"A bank is not the only option for funding your new small business."
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Contributing Author: Amy Fowler
Thanks to the power of the Internet, it's relatively easy to start a new business. The trick is ensuring that your business survives and grows beyond the first year.
Since the economy entered a recession, banks have become far more risk averse, and it's incredibly hard for small companies to get access to even a small credit line.
Fortunately, bank loans aren't the only form of funding available to small businesses. Here are a few finance suggestions that might help you to grow your new business:
If you plan on applying for any form of outside assistance, then you will need to show commitment to your business. Investing some of your own cash is a good way to do this.
Friends and Family
Borrowing from friends and family has a lot of pitfalls, but it has a lot of benefits too. A close friend or family member will know that you're trustworthy and serious about your business idea. If you do borrow from a friend or family member, make sure that you draw up a credit agreement so that there can be no misunderstandings.
There are lots of grants available from government agencies. Even if you don't think you'll qualify for one, it's worth doing some research.
There are lots of demographics and industries that qualify for government support.
Credit unions are not-for-profit organizations that are owned by their customers.
They tend to offer low cost loans, and are generally more receptive to small businesses than banks are.
You will still need a good credit rating before you can borrow from them.
Many charitable agencies offer loans to help small businesses get started. You may need to complete a course, or work with a mentor, in order to obtain the loan, but the skills you will gain as a result of this will make it worthwhile.
Invoice Factoring and Accounting
This practice involves a business selling its sales invoices to an agency that will advance a percentage of the invoice. When the customer pays the invoice, the agency will take a percentage of that payment, and then pay the remainder to the business. In the long term, this means that the business is making less money, but it can be a useful short-term service for a small company with cash flow issues.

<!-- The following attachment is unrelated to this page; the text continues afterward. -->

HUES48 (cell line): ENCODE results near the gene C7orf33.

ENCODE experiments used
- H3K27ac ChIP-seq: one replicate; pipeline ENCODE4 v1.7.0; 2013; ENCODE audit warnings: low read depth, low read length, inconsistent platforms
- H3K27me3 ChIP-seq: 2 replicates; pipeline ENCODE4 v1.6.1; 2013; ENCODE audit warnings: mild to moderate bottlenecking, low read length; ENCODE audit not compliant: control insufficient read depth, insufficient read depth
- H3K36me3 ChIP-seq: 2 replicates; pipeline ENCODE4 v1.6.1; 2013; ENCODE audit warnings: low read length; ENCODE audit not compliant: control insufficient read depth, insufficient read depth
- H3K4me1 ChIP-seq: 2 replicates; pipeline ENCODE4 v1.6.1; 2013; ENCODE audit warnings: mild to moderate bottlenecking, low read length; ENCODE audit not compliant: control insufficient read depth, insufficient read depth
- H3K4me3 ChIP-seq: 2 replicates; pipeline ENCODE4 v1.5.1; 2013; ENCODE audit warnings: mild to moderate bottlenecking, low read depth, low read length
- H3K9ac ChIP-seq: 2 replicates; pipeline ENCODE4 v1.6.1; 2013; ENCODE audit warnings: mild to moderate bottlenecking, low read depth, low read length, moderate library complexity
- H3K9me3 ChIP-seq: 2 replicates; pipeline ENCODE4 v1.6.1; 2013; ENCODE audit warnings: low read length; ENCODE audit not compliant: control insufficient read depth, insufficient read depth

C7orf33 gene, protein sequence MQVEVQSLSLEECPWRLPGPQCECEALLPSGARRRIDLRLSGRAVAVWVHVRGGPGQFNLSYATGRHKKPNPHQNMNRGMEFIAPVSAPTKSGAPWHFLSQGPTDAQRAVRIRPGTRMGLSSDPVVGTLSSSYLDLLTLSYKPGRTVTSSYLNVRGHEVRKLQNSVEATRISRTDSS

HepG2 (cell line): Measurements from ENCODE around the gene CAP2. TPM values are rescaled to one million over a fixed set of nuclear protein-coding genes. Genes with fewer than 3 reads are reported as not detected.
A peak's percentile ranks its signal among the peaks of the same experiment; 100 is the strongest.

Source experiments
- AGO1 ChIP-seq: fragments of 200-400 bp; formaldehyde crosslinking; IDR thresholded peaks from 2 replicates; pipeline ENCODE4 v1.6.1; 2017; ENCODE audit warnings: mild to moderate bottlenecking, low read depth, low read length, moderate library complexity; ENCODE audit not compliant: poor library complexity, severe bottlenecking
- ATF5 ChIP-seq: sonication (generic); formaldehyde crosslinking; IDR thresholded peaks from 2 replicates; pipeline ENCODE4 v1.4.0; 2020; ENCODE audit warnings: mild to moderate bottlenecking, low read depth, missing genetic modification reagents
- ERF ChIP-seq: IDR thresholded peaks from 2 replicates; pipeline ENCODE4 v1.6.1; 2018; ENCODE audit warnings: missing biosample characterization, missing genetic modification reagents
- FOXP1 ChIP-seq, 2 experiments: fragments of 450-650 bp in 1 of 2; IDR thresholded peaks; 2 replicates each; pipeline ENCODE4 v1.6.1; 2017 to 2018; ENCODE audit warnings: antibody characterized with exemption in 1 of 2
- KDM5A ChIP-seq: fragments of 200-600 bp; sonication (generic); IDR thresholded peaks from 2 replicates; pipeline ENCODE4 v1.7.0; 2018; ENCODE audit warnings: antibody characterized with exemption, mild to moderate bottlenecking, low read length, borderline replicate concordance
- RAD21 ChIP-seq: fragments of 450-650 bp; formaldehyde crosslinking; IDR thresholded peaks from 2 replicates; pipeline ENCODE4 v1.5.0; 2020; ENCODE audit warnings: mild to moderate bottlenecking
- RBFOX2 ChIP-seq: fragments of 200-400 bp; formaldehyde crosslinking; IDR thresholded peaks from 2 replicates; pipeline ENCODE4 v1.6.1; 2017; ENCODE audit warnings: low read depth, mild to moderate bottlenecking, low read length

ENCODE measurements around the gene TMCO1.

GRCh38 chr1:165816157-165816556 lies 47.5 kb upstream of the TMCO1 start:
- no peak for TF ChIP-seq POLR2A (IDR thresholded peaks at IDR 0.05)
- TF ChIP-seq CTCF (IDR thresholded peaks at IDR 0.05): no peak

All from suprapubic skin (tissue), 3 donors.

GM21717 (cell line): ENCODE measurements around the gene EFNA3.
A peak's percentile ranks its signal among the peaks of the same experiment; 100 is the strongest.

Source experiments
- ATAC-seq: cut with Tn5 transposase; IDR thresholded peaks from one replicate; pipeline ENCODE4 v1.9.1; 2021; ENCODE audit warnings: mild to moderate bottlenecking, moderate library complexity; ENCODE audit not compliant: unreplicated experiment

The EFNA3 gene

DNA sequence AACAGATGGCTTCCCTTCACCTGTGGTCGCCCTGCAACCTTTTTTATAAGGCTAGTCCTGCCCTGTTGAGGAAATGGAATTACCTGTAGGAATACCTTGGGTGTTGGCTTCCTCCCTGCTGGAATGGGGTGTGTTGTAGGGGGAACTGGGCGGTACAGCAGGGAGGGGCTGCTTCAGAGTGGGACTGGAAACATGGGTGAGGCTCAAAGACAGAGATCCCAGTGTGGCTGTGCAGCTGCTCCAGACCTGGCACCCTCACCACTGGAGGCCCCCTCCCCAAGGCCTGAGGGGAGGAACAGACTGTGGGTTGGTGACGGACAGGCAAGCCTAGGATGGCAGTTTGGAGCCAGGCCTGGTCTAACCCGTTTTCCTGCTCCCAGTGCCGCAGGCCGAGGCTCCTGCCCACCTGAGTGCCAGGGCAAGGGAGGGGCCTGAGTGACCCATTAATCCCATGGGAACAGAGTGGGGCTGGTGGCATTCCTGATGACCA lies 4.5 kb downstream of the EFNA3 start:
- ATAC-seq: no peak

Other Ways to Grow Your Business
If you can't borrow the amount of money that you feel you need, then don't give up! Perhaps you should consider scaling down your business idea and growing more slowly. Instead of renting a small warehouse, outsource your efulfilment to a company that already owns a warehouse.
If you can't afford to pay a delivery driver, again, pay another company to handle internet fulfilment services for you on an as-needed basis. Outsourcing and drop-shipping are all good ways to keep your initial investment low.
Many small business owners over-commit in the early stages.
There's no point paying for a top-of-the line web server co-located in the fastest most high-tech data center in the country if your website gets only a few hundred visitors per day, and there's no point taking on a full time customer service agent if you rarely have anyone call your support hotline.
Start small, and grow as you need to.
About the Contributing Author:
This post was written by guest author Amy Fowler on behalf of Hallmark Consumer Services. Amy works in marketing and is passionate about helping new businesses to grow and develop. Follow Amy on Twitter here.
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